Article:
As a guide to future research, then, the continuous monitoring of FA flux and oxidation, or other variables that allow determination of TAG flux can be done with current technology and it is possible to test the role of kinetic regulation in different weight loss strategies and to rationalize variable efficiency. It is important to point out that a thermodynamic analysis explains the potential for the metabolic advantage for particular diets but can, as well, point the way to identifying other factors that maintain homeostasis. In other words, isocaloric diets do not always show differences in efficiency and the thermodynamic analysis suggests that it is as important to explain cases where metabolic advantage does not occur as those where it does.
A metabolic scheme of the type considered here is traditionally evaluated in terms of the effect of the demand on the output by the load, or conductance matching by analogy with electronic systems [54, 58]. The assumptions of the model in Figure 2 is that there is effectively no load on the adipocyte: output of fatty acid and its subsequent utilization by other tissues, are independently regulated and the adipocyte, in effect, has very high output conductance, that is, supplies whatever fatty acid is required. Wolfe and coworkers [76–78] have emphasized the extent to which glucose controls fatty acid metabolism rather than the other way around as originally suggested in the Randle cycle [79, 80]. From the perspective of further metabolic analysis, the adipocyte may be considered a discrete modular element and could be patched into a larger network.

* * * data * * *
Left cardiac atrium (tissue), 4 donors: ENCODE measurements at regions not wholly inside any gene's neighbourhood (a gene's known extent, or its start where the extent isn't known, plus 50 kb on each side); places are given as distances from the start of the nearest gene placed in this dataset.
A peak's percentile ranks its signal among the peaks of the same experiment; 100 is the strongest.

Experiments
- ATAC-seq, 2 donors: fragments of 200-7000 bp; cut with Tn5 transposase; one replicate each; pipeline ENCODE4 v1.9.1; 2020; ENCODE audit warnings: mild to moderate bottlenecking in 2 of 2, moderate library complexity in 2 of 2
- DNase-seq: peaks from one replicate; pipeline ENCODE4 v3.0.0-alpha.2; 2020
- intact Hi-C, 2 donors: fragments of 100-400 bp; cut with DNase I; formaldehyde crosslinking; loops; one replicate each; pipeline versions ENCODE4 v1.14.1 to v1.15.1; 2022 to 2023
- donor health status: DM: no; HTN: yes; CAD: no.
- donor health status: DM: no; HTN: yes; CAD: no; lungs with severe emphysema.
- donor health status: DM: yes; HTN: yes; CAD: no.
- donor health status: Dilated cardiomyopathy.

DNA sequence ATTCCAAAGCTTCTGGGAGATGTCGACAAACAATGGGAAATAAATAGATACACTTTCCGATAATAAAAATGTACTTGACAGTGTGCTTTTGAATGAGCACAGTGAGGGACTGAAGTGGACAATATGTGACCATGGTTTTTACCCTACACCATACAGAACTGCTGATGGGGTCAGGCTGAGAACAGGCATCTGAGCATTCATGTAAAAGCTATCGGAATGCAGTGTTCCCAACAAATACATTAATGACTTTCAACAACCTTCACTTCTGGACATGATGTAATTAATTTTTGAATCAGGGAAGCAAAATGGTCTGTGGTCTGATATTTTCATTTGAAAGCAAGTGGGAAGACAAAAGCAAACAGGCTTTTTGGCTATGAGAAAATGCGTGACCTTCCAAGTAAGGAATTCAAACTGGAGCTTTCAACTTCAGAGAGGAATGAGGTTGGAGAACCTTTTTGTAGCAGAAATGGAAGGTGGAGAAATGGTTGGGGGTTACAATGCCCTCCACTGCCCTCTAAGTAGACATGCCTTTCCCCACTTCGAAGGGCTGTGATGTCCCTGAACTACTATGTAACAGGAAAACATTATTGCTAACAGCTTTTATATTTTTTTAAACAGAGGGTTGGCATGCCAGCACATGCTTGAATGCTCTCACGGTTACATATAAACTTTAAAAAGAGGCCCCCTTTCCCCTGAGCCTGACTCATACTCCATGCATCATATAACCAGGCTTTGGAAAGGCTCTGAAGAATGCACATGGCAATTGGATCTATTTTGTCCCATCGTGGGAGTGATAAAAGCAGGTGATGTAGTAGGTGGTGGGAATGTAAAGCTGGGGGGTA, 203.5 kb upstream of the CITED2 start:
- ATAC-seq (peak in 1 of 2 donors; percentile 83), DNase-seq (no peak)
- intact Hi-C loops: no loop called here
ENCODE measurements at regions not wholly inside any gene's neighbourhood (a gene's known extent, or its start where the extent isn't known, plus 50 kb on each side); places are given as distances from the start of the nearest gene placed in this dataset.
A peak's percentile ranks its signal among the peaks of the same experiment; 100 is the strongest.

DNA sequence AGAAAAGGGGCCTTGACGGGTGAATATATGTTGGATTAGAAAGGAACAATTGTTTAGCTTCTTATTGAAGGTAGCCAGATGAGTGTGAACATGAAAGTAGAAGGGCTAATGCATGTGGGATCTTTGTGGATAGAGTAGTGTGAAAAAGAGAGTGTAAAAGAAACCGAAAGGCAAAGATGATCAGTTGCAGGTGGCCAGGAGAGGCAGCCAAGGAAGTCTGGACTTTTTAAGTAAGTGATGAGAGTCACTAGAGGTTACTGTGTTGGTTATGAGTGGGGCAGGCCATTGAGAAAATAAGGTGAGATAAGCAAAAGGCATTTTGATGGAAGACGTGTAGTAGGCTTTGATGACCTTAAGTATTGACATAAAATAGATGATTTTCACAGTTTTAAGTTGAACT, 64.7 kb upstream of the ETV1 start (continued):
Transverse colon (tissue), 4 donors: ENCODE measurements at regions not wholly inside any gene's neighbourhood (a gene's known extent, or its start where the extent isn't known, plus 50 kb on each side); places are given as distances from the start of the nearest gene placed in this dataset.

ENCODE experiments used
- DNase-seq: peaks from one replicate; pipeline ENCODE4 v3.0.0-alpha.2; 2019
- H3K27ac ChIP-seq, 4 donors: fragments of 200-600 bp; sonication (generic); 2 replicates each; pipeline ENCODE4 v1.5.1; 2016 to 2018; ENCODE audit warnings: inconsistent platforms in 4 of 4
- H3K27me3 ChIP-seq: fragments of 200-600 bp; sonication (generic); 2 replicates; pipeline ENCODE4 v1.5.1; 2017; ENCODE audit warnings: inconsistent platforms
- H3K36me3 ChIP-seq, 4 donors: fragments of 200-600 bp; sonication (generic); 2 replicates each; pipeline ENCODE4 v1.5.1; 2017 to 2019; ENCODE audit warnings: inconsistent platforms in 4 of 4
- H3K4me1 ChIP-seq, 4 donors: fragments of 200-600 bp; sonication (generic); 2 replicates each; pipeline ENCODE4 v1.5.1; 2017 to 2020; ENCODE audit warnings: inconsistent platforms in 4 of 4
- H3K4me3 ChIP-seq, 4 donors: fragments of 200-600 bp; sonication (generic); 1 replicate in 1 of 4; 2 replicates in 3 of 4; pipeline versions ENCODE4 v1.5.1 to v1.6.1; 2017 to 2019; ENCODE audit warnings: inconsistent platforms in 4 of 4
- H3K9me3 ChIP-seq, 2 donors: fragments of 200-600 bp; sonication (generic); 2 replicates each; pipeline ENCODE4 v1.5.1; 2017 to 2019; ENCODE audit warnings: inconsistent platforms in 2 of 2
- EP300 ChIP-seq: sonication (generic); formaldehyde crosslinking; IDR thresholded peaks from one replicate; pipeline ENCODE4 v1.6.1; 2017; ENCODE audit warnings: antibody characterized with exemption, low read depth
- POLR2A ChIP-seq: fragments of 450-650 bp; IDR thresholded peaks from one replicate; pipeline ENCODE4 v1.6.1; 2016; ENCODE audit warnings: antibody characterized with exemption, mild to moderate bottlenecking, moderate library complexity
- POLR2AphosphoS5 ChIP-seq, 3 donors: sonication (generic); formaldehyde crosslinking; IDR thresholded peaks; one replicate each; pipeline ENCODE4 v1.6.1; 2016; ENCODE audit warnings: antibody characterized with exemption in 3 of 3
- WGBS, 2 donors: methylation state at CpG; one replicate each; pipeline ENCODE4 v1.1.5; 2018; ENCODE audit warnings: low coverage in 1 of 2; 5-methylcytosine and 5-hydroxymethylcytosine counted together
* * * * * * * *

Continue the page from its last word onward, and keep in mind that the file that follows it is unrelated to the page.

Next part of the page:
Variable metabolic efficiency due to the macronutrient composition of the diet is plausibly explained in terms of nonequilibrium thermodynamics by a shift in the cycling between dissipative lipolytic modes and efficient storage modes. Such a mechanism is consistent with experimental data on the effect of diet on metabolism. The nonequilibrium thermodynamic approach and the application to the FA-TAG cycle may raise general questions about metabolism.
Fatty acid flux, insulin resistance